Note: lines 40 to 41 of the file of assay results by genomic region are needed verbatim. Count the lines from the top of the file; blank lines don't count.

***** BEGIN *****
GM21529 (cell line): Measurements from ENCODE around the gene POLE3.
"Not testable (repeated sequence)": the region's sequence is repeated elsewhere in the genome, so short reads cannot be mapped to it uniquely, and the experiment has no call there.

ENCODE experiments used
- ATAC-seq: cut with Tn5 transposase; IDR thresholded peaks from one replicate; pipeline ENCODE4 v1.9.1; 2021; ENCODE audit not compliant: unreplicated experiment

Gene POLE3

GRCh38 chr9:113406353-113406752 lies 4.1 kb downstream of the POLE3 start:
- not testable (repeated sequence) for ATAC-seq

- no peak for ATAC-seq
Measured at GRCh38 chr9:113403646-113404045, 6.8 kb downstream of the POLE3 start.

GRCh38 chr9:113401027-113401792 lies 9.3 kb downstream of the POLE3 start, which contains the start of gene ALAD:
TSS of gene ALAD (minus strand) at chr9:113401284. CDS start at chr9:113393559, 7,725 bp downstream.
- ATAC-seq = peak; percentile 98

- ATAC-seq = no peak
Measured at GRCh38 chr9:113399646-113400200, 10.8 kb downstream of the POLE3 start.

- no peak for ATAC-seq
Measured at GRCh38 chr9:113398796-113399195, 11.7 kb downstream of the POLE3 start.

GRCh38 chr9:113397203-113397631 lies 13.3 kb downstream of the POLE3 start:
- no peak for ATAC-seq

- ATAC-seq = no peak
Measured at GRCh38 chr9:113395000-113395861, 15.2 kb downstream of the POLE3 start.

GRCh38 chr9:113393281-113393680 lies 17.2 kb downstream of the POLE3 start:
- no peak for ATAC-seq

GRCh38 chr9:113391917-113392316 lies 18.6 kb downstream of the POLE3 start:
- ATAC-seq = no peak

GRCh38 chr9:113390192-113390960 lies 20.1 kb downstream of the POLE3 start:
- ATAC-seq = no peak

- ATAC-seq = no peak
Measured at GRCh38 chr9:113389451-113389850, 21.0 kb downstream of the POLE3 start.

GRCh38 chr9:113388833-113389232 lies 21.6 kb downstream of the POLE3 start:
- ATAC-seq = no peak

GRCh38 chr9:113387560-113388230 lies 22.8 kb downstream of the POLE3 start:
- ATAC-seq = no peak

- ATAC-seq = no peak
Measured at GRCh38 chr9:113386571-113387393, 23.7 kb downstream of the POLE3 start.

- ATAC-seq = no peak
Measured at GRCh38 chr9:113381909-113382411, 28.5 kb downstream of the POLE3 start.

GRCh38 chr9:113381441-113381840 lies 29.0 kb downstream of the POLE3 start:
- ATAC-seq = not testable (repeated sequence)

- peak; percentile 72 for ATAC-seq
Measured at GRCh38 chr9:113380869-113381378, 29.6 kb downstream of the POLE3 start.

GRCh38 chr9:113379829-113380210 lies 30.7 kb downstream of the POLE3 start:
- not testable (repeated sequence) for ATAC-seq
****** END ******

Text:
Measured at GRCh38 chr9:113380869-113381378, 29.6 kb downstream of the POLE3 start.

GRCh38 chr9:113379829-113380210 lies 30.7 kb downstream of the POLE3 start: